"Rape was a reward the leaders gave those who killed. This is why I didn't love my daughter – her father was the one who killed my family. I wanted to kill her, too,” said Levine Mukasakufu about her daughter, Josiane Nizomfura.
Levine is one of the half a million women raped during Rwanda’s 1994 genocide, when the country's ethnic Hutus tried to wipe out the minority Tutsis.
Two decades after the genocide, television journalist Lindsey Hilsum returned to hear the extraordinary testimony of women who were raped during the violence – and of the children born as a result. It is estimated that some 20,000 children were born of rape during the genocide.
Although rape occurs in all wars, it was especially widespread in Rwanda, and the consequences are felt to this day, Hilsum wrote in a moving, thought-provoking article in the Guardian. The International Criminal Tribunal on Rwanda concluded that rape was an integral part of genocide. "Sexual violence was a step in the process of destruction of the Tutsi group … destruction of the spirit, of the will to live, and of life itself," said the verdict on the Hutu leaders who organised the genocide in the Butare region.
This week's Global Summit to End Sexual Violence in Conflict, hosted by the British foreign secretary, William Hague, and actress Angelina Jolie, Special Envoy for the UN High Commissioner for Refugees, aims to put victims such as Levine and Josiane at the centre of war crimes investigations.
The summit, which opens tomorrow and runs until Friday (10- 13 June) at ExCel London will be the largest gathering ever brought together on this subject. Over 100 countries and over 900 experts, NGOs, survivors, faith leaders, five Nobel laureates and international organisations from across the world will participate. Governments are expected to sign a new protocol for documenting wartime sexual assaults and adopt programmes to educate their soldiers that rape is a war crime rather than an inevitable consequence of conflict. The summit also aims at taking practical steps to reduce the dangers women face in conflict zones and increasing support for survivors of sexual violence and for human rights defenders.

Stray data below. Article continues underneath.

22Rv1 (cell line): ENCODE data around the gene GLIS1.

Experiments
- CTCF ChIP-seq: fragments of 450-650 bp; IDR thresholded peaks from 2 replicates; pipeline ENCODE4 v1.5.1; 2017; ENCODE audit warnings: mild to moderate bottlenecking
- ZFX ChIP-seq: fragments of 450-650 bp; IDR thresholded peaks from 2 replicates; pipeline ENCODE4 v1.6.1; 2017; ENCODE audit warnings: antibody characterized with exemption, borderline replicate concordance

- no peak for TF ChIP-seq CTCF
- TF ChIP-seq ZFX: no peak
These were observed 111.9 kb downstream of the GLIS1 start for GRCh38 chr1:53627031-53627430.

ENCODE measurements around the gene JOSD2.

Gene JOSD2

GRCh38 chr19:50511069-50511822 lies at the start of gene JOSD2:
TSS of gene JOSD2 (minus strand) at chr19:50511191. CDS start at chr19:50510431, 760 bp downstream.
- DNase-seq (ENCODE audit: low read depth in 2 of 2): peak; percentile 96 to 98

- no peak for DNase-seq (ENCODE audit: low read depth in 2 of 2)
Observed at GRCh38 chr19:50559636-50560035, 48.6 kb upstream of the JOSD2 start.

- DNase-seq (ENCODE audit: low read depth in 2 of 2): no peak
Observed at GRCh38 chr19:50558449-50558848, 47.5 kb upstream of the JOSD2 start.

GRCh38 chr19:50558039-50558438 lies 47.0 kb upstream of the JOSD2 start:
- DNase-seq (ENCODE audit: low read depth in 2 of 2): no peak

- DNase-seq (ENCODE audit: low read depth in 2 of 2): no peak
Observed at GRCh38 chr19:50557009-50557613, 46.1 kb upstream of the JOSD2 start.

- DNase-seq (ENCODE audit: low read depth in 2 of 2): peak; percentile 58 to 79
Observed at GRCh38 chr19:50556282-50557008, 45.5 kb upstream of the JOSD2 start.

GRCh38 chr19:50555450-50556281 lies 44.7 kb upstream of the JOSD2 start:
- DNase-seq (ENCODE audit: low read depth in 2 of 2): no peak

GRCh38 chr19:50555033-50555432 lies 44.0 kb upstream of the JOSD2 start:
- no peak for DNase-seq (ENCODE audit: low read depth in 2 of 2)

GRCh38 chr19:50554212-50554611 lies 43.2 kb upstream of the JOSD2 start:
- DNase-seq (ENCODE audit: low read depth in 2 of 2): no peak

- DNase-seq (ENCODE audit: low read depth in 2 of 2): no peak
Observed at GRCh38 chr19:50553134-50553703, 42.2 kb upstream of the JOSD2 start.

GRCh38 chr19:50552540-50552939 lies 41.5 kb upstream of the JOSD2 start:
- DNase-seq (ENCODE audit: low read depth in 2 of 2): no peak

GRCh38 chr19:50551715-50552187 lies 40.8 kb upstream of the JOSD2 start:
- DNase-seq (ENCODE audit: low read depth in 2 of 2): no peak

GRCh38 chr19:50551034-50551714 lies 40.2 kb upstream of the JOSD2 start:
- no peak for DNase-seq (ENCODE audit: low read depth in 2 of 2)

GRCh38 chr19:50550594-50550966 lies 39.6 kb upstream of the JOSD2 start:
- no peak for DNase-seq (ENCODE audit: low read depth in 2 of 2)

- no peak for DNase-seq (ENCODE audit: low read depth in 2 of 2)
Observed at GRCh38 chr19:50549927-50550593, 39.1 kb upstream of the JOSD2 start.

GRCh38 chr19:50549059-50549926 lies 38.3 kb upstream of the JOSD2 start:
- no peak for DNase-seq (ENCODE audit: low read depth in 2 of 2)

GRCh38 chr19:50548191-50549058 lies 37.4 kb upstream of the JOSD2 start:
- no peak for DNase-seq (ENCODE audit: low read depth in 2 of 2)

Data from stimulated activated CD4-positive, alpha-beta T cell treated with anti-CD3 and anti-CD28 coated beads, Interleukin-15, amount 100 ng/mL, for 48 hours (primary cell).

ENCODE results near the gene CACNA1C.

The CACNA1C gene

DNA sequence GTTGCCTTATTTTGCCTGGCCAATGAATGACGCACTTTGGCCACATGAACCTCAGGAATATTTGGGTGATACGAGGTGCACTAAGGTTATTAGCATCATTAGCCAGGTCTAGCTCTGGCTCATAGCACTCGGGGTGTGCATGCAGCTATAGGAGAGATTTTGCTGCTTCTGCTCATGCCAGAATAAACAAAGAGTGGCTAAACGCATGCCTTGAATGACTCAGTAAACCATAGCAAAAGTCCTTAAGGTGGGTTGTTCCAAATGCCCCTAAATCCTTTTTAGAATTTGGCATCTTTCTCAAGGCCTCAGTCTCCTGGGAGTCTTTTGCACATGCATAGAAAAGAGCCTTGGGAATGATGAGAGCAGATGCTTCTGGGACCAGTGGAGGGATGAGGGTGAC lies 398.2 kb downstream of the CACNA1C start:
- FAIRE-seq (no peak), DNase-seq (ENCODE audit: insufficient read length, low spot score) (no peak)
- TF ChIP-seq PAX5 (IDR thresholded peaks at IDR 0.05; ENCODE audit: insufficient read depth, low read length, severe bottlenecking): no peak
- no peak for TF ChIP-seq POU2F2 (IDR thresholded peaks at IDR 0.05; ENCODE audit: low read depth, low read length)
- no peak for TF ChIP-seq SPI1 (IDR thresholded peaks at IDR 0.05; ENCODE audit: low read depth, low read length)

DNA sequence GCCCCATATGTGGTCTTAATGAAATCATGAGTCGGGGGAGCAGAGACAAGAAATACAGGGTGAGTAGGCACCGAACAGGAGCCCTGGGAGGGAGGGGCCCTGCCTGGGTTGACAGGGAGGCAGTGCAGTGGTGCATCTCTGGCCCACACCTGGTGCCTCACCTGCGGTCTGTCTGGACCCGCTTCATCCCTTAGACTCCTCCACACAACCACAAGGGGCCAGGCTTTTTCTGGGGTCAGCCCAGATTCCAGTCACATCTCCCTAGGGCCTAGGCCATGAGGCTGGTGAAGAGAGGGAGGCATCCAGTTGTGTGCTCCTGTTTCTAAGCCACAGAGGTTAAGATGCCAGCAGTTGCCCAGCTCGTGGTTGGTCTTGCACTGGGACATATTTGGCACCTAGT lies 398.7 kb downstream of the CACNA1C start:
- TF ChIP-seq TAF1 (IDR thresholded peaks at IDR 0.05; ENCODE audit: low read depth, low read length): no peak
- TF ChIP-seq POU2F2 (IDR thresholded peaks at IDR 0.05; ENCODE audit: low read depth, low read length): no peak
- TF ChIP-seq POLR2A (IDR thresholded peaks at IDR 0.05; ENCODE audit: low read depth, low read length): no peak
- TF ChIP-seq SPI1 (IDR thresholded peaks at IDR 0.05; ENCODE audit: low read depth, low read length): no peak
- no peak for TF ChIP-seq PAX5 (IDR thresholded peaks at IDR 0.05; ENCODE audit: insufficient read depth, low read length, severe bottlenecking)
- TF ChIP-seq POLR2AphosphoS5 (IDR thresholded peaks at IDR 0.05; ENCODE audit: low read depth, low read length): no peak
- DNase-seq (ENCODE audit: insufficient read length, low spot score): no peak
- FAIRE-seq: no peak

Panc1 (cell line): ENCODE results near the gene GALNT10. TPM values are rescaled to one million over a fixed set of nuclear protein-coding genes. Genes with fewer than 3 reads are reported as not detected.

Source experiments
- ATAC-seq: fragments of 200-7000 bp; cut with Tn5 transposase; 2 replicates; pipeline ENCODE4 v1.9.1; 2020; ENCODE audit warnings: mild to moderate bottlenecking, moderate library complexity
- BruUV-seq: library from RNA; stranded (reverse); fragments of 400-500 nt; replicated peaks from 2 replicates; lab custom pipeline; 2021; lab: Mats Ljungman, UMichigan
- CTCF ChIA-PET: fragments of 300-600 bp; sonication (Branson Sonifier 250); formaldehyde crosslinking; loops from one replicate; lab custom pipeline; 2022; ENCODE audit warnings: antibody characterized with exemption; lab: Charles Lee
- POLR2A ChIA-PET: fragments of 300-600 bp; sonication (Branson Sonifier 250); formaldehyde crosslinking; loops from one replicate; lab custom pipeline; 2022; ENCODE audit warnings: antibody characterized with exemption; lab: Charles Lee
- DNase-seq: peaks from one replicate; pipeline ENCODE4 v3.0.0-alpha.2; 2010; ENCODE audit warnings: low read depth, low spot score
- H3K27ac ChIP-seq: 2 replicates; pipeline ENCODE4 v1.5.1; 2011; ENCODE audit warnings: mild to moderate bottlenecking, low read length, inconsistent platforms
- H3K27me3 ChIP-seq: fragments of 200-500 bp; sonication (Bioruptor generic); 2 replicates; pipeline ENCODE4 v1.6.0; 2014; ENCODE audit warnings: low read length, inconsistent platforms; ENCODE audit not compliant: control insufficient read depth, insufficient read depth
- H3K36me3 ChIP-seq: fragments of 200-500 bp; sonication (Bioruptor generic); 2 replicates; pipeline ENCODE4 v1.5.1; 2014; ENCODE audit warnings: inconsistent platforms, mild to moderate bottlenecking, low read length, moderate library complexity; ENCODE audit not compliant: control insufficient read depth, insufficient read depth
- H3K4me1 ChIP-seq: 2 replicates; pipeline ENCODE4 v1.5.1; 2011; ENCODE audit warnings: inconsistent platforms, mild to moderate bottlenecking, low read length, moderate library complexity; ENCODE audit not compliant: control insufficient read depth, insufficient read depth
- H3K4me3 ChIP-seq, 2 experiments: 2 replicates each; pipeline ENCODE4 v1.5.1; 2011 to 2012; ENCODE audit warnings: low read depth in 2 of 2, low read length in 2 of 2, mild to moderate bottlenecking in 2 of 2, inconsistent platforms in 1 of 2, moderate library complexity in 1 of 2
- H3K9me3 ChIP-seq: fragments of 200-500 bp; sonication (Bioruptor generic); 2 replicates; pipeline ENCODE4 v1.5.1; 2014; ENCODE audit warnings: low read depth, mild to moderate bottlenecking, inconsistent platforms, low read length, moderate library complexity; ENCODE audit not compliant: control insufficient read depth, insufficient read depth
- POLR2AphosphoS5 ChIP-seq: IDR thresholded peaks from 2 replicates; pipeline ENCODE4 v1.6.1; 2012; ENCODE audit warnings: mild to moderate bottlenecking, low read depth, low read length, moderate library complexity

There will also be three days of free public events taking place in the Summit Fringe.
“For the first time in history, a world summit highlights and denounces a crime that is normally made invisible and is often silenced by the majority of States,” said journalist Jineth Bedoya Lima, a survivor of sexual violence in Colombia’s conflict.
Alongside journalists and human rights defenders from Egypt and Mexico, Jineth will speak at a fringe event on 12 June organised by ABColombia and Peace Brigades International (PBI) looking at the risks entailed for those who speak out on the issue.
“Female reporters and activists suffer sexual abuse ranging from virginity tests conducted by the state, to group attacks on women during protests, and to the sexual violence practiced on women (and men) who are detained for protesting or opposing the state, all of which are escalating in Egypt", said Rana Allam, Editor-in-Chief at Egypt’s Daily News.